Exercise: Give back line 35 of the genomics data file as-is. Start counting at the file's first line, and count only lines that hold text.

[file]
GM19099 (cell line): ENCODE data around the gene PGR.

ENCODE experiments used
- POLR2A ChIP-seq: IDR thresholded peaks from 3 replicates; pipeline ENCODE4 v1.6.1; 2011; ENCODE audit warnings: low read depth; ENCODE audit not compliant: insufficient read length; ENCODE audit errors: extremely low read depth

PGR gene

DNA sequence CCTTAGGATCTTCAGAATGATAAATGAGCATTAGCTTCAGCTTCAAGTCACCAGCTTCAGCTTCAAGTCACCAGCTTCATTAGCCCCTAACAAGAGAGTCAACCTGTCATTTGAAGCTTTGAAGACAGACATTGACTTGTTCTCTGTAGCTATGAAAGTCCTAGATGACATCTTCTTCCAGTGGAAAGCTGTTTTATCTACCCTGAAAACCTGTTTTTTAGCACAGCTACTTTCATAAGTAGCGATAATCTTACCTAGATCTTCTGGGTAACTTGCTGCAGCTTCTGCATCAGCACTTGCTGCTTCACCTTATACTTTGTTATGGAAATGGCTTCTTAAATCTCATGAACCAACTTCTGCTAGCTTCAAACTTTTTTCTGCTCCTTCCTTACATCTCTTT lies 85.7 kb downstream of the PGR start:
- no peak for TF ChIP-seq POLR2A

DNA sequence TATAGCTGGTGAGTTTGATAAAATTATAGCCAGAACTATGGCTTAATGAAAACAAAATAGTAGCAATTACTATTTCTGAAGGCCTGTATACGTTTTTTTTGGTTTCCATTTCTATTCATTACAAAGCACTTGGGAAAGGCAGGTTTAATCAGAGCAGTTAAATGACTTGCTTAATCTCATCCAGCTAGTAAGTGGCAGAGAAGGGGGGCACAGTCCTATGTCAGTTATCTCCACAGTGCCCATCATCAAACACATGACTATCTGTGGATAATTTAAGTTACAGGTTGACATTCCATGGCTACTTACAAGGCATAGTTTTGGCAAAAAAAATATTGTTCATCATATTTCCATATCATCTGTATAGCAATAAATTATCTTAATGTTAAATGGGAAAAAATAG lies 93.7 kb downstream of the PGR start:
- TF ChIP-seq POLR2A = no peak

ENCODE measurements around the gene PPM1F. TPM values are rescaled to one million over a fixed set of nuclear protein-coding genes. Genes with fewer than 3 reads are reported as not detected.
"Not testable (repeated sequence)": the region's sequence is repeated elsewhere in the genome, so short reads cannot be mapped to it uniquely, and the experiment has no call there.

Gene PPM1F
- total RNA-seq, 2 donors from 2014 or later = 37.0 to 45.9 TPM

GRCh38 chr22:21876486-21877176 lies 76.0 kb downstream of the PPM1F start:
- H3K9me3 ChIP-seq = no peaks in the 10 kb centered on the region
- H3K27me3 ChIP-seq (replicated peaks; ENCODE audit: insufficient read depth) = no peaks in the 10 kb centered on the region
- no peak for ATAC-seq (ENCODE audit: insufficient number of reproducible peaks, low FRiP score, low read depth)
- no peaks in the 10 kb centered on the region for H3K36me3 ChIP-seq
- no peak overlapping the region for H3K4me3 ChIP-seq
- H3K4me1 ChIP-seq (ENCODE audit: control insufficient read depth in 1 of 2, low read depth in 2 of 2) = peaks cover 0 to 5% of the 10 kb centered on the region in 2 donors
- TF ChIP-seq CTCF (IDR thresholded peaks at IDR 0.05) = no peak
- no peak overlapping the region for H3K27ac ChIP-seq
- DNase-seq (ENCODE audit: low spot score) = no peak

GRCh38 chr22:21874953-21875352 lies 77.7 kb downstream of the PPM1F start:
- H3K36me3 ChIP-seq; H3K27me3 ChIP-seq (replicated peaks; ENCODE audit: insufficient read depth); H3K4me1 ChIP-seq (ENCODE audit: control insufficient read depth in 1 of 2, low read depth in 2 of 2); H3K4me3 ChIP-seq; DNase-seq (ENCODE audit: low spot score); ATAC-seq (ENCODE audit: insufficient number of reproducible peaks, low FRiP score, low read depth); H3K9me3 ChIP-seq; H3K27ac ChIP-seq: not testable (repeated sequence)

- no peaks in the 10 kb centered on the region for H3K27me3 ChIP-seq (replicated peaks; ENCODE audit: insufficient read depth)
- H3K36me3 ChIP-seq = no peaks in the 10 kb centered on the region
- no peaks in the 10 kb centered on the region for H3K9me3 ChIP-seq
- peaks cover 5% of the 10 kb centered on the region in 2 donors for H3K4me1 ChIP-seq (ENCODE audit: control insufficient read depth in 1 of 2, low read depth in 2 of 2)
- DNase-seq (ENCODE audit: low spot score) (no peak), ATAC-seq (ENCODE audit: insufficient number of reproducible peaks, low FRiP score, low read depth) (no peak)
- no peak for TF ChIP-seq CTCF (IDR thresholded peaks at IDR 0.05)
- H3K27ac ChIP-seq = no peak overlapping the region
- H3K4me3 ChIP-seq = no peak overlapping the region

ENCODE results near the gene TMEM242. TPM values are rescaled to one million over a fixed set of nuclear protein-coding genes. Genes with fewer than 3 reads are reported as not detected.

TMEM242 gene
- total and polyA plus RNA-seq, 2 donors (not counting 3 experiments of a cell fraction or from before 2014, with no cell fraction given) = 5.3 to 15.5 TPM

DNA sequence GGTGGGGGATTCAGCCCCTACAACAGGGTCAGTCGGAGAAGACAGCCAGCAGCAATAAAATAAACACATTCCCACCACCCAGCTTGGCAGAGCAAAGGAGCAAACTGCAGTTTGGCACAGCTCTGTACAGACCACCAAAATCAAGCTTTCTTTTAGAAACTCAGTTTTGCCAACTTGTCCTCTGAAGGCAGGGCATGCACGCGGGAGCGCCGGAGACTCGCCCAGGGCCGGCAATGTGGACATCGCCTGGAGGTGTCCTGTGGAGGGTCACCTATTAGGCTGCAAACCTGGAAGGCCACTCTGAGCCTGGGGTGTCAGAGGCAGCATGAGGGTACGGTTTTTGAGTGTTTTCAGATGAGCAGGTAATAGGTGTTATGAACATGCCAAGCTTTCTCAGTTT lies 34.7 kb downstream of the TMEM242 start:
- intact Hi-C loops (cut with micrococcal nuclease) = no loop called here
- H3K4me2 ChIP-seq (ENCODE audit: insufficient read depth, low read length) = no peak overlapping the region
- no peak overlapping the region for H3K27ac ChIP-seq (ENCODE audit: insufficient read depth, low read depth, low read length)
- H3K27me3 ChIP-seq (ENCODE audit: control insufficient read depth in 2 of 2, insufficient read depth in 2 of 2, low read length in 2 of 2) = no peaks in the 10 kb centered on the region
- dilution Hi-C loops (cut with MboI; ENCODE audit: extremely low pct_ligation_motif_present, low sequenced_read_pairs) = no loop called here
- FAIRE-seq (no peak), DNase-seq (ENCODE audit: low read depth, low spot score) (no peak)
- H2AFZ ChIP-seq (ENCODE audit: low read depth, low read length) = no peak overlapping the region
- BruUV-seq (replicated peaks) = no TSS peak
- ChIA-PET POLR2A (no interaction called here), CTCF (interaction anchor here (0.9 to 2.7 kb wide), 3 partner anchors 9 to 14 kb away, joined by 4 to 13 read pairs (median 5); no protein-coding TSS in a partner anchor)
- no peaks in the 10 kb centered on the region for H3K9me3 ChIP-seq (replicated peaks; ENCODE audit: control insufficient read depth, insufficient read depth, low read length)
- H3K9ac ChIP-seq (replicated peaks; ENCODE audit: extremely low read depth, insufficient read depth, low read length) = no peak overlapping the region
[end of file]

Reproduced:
- total and polyA plus RNA-seq, 2 donors (not counting 3 experiments of a cell fraction or from before 2014, with no cell fraction given) = 5.3 to 15.5 TPM